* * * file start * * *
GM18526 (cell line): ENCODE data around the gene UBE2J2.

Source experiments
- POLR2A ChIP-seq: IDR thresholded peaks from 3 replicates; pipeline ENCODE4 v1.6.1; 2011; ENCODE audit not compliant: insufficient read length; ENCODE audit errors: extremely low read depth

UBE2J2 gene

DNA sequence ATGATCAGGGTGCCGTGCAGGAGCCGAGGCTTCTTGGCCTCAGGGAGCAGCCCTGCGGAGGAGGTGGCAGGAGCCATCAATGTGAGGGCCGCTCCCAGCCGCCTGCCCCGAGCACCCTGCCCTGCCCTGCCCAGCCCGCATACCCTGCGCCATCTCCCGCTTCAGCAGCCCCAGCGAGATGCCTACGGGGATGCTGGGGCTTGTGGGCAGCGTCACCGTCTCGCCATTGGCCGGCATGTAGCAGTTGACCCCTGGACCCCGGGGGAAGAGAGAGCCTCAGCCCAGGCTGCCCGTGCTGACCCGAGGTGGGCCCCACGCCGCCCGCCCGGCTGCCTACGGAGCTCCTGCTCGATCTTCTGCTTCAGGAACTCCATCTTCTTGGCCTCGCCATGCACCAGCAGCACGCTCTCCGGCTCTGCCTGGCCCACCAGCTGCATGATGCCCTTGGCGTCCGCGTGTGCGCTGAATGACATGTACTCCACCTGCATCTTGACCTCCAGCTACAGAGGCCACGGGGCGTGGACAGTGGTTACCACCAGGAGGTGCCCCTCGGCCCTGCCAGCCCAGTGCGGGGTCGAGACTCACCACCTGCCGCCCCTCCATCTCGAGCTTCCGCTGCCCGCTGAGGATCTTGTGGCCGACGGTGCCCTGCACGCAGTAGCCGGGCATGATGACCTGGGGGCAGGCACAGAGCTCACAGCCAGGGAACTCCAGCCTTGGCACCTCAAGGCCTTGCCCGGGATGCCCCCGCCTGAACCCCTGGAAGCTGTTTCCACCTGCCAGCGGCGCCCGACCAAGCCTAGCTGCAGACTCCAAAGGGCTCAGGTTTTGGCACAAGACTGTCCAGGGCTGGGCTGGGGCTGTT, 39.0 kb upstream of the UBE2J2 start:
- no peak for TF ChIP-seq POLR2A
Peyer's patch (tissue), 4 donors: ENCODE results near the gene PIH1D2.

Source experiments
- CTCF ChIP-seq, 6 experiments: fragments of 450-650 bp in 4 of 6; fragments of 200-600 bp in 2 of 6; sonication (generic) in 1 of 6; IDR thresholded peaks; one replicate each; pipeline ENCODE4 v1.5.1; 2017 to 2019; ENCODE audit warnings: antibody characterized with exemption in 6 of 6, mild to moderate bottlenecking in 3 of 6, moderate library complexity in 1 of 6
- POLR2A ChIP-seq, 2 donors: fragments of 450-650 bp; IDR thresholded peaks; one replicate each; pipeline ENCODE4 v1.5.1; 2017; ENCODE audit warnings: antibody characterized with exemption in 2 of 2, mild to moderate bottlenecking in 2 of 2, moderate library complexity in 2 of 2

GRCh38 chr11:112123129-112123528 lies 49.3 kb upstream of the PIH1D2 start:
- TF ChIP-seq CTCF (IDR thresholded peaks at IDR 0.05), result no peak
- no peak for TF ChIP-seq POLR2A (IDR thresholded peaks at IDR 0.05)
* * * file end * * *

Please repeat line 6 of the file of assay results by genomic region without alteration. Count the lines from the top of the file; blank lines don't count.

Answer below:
- no peak for TF ChIP-seq POLR2A